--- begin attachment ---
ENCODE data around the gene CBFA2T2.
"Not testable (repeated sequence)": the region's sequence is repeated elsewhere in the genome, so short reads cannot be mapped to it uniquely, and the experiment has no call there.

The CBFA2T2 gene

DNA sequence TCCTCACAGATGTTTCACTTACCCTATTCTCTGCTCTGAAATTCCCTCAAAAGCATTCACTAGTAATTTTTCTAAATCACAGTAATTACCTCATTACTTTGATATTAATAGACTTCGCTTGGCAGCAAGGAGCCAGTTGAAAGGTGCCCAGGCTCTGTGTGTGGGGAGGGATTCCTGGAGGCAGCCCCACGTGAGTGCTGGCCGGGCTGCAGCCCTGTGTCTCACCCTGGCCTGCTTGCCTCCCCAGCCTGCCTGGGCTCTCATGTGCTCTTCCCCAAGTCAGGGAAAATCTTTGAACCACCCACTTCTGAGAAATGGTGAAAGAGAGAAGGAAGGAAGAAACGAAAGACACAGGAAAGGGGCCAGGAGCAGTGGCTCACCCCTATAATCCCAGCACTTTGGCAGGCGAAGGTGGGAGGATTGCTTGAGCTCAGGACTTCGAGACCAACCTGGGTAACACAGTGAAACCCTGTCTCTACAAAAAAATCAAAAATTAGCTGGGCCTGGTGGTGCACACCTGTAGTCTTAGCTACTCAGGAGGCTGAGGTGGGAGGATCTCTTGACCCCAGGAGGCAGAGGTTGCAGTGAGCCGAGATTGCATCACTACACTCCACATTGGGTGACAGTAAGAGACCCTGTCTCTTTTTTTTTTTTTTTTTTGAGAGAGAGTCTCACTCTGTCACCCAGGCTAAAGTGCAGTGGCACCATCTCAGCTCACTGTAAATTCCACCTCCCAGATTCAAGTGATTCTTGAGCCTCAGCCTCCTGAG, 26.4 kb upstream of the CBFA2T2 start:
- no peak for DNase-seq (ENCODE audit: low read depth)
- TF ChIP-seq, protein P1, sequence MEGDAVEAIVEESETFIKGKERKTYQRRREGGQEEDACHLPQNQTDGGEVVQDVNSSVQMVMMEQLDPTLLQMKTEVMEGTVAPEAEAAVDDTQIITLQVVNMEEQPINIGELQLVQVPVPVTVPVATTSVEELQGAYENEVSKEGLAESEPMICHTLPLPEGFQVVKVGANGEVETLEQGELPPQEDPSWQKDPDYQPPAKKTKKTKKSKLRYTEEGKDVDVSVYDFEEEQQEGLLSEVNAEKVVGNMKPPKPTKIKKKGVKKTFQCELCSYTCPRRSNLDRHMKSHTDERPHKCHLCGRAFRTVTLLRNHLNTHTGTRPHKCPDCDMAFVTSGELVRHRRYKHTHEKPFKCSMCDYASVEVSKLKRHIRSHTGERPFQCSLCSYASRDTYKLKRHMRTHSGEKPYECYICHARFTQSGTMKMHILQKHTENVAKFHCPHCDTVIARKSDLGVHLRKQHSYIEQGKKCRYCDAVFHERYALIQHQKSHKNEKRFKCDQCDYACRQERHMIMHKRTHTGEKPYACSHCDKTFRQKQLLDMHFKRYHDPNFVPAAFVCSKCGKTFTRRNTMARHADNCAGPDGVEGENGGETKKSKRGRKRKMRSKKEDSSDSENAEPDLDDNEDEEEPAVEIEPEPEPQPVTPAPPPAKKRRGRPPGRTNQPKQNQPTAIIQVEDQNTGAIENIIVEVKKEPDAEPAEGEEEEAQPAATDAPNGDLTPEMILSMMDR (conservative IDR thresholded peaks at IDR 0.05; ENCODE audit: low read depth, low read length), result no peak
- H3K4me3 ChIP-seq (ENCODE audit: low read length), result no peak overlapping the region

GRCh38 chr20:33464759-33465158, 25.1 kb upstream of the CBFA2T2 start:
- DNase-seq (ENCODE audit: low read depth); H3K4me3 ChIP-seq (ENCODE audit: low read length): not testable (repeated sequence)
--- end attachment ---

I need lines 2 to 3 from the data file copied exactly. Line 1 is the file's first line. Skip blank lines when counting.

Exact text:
"Not testable (repeated sequence)": the region's sequence is repeated elsewhere in the genome, so short reads cannot be mapped to it uniquely, and the experiment has no call there.

The CBFA2T2 gene